I'm glad I don't have a vote in the American election. If I did, I'm pretty sure I would abstain
If you have been following the Democratic and Republican primaries in the United States, you will know that yesterday was dubbed “Separation Tuesday”, the day on which five major delegate-rich states vote, and which should allow the leading candidates to separate themselves from the rest of the pack. And so it came to pass: from the way it looks now, the November general election is shaping up to be Donald Trump versus Hillary Clinton. It could of course change, but it would take a pretty astonishing reversal to do it; and the number of delegates stacking up seems to indicate only one eventual result. The American political landscape, meanwhile, is littered with the bodies of those who have been defeated by Trump, Marco Rubio being the latest of these candidates with a great future now safely behind them.
The American election concerns us all, but not all of us get a vote. If I did have a vote in America, how would I use it if faced with a choice between Trump and Mrs Clinton? They are both polarising characters in different ways, but the likeability or otherwise of either candidate should not be decisive. After all this is an election, not a beauty contest. Policies should count, rather than character, though character cannot be discounted. Serious ethical questions hang over each candidate: these are rather more low key in the case of Mrs Clinton (those emails, for example), but rather less hard to miss with Trump, a man who seems racist, misogynistic and violent in his language. As for policies, Mrs Clinton has lots of those, but what are Donald Trump’s policies, apart from building a wall along the Mexican border?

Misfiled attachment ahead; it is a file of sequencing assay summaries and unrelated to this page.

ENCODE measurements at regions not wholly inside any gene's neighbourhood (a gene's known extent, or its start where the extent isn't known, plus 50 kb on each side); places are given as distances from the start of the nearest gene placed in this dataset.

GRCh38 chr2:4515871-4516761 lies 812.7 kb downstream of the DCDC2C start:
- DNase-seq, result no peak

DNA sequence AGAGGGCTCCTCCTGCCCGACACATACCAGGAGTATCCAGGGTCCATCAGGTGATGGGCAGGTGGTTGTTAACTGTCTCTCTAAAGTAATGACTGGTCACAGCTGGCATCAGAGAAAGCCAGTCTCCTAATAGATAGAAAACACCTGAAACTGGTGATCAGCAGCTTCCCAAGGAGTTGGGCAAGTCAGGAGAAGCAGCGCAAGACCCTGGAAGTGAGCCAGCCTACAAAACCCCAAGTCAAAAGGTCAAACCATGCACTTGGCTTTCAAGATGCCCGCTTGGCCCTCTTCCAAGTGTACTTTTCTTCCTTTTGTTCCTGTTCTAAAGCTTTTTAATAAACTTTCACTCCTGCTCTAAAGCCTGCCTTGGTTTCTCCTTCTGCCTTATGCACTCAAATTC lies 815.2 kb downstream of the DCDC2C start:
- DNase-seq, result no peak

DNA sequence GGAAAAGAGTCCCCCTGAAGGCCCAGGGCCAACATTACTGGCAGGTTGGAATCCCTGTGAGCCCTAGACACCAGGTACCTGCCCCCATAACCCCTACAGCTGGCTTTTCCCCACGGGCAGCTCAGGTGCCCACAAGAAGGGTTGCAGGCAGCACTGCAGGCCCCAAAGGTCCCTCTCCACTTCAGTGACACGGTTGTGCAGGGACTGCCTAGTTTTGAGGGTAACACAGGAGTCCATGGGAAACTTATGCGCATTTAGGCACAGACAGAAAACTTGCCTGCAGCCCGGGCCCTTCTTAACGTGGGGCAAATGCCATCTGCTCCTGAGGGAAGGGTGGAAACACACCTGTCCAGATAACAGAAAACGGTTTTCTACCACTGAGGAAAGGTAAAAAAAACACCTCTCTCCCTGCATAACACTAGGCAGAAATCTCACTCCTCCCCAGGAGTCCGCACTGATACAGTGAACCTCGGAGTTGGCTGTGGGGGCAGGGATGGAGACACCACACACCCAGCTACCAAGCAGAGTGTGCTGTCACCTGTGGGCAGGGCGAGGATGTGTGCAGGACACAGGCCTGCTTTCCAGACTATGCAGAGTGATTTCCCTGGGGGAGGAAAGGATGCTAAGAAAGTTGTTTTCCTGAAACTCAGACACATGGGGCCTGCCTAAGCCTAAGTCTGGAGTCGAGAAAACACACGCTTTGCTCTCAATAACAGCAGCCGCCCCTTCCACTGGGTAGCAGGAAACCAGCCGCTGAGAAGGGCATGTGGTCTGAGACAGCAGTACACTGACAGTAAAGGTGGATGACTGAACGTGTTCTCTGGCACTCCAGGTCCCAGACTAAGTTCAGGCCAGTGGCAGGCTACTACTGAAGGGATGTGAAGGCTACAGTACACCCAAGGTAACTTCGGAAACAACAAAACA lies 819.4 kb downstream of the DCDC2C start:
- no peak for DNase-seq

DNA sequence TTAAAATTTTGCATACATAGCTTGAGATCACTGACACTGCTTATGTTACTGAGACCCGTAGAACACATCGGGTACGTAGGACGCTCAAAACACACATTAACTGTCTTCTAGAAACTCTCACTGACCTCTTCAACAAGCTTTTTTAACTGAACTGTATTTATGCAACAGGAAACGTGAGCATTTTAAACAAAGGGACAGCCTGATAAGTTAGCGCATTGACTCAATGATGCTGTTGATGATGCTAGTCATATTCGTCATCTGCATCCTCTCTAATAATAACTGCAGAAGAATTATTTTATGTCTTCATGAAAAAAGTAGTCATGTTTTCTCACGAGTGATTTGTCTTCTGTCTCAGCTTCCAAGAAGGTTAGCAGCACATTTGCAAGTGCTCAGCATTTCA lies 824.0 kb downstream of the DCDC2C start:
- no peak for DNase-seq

The truth is that on the question of policy, Mrs Clinton reveals herself as a true politician, one with a carefully honed stance on virtually everything. Trump reveals himself as an anti-politics politician, one who is clearly fighting against certain things, while not quite telling us what he is for, except in the most generic terms.
We live, we all know, in an era of steep decline for the Church; but, and this is perhaps what we have not all acknowledged, we live in a time of steep decline for almost every other institution, which includes political parties. Trump is not so very unusual. There is a Trump-like politician in every democracy these days. Some are even in power. Their emergence is a sign of the decline of the democratic process. Their rhetoric is the sign of the collapse of the national conversation into a shouting match. Have you noticed how Trump always shouts?
I am glad I do not have a vote in the American election. If I did, I am pretty sure I would abstain in November. I think Trump represents a lamentable development. I fear Mrs Clinton will win; I fear a Trump win too. Catholics should vote, of course, but sometimes a conscientious abstention is the only option.